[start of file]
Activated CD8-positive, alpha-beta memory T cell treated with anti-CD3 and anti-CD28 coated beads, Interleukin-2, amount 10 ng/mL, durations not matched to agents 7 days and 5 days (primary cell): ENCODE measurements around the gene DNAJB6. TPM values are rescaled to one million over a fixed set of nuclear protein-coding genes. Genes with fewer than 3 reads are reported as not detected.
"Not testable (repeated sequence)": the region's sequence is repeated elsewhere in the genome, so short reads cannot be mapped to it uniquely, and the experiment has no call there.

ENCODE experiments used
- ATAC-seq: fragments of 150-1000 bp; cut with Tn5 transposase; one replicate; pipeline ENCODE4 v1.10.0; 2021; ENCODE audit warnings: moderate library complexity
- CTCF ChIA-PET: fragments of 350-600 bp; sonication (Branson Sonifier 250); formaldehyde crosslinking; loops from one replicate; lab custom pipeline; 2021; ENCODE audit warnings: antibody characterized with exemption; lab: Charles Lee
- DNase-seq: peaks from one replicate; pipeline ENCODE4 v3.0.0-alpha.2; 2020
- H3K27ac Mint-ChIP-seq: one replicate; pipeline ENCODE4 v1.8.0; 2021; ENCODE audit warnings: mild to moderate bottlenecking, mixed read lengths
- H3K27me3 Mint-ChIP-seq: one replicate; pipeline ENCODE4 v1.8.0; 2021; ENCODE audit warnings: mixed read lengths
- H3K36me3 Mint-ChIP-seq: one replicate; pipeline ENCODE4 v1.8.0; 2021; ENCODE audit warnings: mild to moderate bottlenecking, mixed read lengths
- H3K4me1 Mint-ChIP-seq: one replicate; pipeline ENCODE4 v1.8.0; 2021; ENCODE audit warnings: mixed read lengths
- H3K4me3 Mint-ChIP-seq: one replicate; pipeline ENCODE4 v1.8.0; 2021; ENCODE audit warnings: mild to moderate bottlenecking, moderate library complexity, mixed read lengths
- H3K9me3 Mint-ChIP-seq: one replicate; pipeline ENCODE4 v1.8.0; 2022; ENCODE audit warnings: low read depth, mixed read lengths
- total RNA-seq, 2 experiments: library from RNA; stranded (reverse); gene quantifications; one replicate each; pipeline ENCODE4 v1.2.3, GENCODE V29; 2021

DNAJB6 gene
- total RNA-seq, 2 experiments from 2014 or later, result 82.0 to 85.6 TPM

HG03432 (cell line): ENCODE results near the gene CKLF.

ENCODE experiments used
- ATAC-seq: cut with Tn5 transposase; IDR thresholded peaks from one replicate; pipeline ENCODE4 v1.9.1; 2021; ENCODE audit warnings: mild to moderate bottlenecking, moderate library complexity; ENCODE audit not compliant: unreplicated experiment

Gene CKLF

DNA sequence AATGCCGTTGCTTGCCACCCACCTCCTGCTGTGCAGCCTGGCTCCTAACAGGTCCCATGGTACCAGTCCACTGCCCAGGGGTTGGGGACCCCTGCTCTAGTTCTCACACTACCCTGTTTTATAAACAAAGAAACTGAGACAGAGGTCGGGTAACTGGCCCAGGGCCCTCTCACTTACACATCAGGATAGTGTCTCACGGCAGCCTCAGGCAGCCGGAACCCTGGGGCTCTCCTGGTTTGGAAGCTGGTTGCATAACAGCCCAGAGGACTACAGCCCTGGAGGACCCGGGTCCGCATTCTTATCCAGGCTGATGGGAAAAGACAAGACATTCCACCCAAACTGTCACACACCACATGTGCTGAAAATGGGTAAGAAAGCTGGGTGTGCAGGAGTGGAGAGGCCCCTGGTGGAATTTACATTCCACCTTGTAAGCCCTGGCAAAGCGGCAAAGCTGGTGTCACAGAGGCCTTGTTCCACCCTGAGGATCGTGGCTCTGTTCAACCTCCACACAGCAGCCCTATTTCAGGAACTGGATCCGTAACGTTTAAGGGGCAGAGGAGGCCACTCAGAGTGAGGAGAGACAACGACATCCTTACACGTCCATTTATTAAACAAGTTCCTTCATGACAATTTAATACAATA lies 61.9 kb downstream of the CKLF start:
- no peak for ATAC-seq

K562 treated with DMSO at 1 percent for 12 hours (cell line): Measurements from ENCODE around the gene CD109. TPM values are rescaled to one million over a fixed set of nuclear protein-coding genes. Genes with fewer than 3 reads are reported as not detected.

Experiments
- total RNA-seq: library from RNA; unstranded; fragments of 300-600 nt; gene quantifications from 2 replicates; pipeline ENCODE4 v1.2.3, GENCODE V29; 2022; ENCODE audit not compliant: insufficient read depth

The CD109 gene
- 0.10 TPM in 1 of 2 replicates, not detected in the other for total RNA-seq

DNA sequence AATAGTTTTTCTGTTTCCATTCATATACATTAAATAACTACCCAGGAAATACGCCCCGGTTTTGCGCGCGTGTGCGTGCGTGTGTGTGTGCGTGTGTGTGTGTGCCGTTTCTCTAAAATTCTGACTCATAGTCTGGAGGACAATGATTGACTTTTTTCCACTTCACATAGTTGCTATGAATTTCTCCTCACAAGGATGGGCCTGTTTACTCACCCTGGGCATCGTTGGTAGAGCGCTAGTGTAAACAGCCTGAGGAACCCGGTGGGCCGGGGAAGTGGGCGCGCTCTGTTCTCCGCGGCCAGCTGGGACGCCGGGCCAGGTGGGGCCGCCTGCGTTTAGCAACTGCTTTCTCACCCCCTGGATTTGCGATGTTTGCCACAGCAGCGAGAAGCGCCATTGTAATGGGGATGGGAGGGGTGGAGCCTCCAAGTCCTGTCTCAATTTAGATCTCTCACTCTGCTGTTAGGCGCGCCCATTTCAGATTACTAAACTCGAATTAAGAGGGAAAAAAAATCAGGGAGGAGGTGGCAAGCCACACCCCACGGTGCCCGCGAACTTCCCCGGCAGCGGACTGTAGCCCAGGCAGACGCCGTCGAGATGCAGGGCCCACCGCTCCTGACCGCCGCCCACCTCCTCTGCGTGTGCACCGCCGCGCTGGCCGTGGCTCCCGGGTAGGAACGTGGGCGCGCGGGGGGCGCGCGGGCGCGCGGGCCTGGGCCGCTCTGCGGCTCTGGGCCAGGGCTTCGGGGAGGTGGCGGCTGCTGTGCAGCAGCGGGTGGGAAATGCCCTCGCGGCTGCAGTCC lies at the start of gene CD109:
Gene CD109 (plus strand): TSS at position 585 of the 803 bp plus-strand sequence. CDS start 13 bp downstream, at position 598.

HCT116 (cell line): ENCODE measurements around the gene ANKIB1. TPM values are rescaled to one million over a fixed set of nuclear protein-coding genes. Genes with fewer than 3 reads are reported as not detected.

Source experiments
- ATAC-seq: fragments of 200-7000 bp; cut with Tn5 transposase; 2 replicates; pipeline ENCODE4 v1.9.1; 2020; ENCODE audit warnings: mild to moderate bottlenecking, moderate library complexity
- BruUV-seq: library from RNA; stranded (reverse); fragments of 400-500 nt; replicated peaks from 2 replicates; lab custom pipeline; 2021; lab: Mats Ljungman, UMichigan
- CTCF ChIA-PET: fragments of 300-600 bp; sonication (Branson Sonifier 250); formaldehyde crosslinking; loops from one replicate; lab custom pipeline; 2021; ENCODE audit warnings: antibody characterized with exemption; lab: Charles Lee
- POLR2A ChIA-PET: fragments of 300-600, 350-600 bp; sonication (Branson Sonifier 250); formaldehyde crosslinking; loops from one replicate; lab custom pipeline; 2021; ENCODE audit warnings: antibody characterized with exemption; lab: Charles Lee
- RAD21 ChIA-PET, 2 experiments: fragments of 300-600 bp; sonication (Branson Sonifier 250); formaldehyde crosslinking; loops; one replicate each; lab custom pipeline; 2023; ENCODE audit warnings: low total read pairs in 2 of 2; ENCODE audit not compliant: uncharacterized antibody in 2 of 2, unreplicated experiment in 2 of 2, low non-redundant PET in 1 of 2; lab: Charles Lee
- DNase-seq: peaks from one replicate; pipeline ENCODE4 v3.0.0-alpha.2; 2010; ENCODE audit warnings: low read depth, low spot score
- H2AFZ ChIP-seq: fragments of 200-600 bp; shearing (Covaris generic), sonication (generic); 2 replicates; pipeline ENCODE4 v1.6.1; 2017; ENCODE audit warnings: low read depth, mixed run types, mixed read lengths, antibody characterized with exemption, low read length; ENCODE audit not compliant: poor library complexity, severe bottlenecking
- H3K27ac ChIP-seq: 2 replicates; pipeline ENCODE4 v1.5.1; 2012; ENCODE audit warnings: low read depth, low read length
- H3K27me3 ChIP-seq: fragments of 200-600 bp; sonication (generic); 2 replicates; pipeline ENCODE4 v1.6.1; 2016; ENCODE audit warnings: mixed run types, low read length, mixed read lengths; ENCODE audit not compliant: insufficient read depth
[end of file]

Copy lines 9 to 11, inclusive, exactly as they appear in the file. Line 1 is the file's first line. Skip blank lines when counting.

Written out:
- H3K36me3 Mint-ChIP-seq: one replicate; pipeline ENCODE4 v1.8.0; 2021; ENCODE audit warnings: mild to moderate bottlenecking, mixed read lengths
- H3K4me1 Mint-ChIP-seq: one replicate; pipeline ENCODE4 v1.8.0; 2021; ENCODE audit warnings: mixed read lengths
- H3K4me3 Mint-ChIP-seq: one replicate; pipeline ENCODE4 v1.8.0; 2021; ENCODE audit warnings: mild to moderate bottlenecking, moderate library complexity, mixed read lengths